I am overweight. Not obese, but overweight. I've known this for years--since my oldest was born over 4 years ago. And it's particularly hung over my head since my youngest was born 2 1/2 years ago. I've tried a lot of things--multiple different exercise plans, joining a gym, low calorie diet, sugar busters diet, the cabbage soup diet, atkins diet, etc. I tried the treadmill, the stationary bike, weights, walking in the park, walking in my neighborhood, Wii sports, etc. But while I saw an occasional pound lost, it always came back and my weight has been stuck in a 5 pound range for years.

I've had friends tell me (repeatedly--ad nauseum) what worked for them. There is always something new to try--some miracle diet that really works. It's the smart, moral, wise choice. Because it worked for them, it should also work for me. I always feel pressure in those conversations that really stresses me out. Usually instead of feeling motivated, I feel condemned.

So I've prayed. Alot. For months I have wrestled with God over my weight and lack of consistent exercise. God, how am I supposed to think about this? God, I keep failing each time I try to follow a program. If I'm ever going to lose weight and get in some kind of shape, I need your supernatural help, because all I ever do is fail.

And an odd thing has happened. I've have slowly started to lose weight. Now--I want to stop right here and point out that this post is NOT about how to have success losing weight. Because I personally think my "success" (if that's what you want to call it) started long before I ever lost a pound. I believe it started the moment I began to wrestle with God on this issue. When I began to look to the gospel instead of a diet program, the Lord began working in my heart in a peaceful, sustaining way that has affected my outlook on much more than just my weight.

After months (maybe years?) of wrestling with God on my weight, He has answered me. He has changed my heart so that the lifestyle changes I've made are not chores, but pleasures. I can only attribute this to His grace and mercy--to the gospel itself. I'll tell you the specifics of my lifestyle changes, but let me preface it by saying that I would HATE if you read this and felt contrained and burdened to do the things that I have done with diet and exercise. I hope instead to simply encourage you to wrestle with God on your knees with your Bible open about how He would have YOU to think about these issues.

When I tried the stringent Atkins diet, I noticed that my blood sugars stabelized (I am a type 1 diabetic). So after giving up on the strict Atkins, I have generally kept to a low carb, high protein diet. Thankfully, I am a certified carnivore (my dad used to raise beef cattle), so this has been easy for me. Then, for my birthday, my husband gave me a Wii Fit. It's been fun, entertaining exercise for all of us in our family. My two boys and I especially enjoy working on it together--certainly a gift of God's grace and mercy because I have banged my head against a wall for a year or so trying to figure out exercise that I could do with the boys.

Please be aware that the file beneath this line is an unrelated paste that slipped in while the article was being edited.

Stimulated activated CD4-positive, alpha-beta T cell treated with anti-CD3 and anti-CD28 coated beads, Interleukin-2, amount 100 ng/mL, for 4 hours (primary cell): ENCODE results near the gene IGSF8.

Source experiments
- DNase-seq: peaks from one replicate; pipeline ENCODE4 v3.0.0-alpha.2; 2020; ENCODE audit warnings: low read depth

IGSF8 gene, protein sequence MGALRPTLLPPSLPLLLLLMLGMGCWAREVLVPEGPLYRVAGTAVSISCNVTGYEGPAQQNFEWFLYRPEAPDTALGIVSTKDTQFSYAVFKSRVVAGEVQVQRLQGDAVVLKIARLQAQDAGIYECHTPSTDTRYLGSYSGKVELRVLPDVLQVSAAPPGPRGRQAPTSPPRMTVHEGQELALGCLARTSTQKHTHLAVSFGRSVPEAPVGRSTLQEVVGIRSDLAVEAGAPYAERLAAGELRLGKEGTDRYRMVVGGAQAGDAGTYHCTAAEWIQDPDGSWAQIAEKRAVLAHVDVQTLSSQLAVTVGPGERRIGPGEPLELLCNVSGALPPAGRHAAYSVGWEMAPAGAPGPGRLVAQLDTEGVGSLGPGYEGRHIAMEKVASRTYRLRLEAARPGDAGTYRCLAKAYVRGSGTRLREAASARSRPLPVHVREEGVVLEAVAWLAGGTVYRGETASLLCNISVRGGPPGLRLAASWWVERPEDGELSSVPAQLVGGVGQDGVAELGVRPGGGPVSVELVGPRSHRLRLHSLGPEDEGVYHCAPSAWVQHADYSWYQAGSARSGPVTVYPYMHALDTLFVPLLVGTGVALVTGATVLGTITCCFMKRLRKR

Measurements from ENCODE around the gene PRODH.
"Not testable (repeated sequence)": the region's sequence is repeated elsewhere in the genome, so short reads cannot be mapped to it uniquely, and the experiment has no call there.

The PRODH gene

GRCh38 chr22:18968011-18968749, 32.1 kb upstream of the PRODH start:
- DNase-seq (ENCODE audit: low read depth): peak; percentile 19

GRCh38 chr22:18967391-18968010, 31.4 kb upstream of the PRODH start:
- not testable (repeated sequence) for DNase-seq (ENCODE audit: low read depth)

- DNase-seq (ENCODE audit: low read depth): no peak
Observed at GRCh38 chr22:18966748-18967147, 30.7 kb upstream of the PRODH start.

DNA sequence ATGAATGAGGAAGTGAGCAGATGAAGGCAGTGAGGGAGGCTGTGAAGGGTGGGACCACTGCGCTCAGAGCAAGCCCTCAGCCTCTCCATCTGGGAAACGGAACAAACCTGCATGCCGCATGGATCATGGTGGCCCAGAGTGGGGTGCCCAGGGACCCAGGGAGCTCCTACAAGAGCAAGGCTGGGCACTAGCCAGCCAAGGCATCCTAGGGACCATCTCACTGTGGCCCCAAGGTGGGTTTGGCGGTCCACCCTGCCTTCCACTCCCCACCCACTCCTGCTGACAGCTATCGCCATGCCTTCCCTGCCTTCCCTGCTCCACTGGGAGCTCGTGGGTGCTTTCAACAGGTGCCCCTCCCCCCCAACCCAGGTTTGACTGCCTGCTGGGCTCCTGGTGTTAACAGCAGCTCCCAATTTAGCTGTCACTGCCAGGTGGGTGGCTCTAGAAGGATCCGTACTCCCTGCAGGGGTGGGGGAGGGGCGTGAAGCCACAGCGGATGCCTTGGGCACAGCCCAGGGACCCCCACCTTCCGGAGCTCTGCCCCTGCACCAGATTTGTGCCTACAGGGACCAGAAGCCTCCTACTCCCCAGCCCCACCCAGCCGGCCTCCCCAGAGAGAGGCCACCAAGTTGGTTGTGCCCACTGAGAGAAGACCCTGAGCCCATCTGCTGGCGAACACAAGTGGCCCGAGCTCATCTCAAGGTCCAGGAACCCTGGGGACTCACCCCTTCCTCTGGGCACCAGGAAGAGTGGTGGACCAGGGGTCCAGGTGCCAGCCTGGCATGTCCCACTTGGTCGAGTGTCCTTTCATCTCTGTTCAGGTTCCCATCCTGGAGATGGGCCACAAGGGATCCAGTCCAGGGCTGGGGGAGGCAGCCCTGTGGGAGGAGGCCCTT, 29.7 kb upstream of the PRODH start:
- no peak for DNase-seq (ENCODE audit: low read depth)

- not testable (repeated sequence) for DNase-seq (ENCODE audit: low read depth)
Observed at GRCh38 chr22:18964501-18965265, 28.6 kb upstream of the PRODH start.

Now, again, I hope no one reading this who struggles with their weight feels motivated simply to start a low carb diet and buy a Wii Fit. THAT is NOT the answer. My hope is to encourage you to wrestle long and hard with God. Endure with Him. Persevere in pursuing Him on this issue. Ask Him to saturate you in the truth of the gospel as you seek His face on this issue. And may the hope of your calling and your inheritance in Christ give you His perspective on this issue. May His grace and mercy meet you on this issue for your good and His glory.

Ephesians 1 18I pray also that the eyes of your heart may be enlightened in order that you may know the hope to which he has called you, the riches of his glorious inheritance in the saints, 19and his incomparably great power for us who believe. That power is like the working of his mighty strength, 20which he exerted in Christ when he raised him from the dead and seated him at his right hand in the heavenly realms, 21far above all rule and authority, power and dominion, and every title that can be given, not only in the present age but also in the one to come. 22And God placed all things under his feet and appointed him to be head over everything for the church, 23which is his body, the fullness of him who fills everything in every way.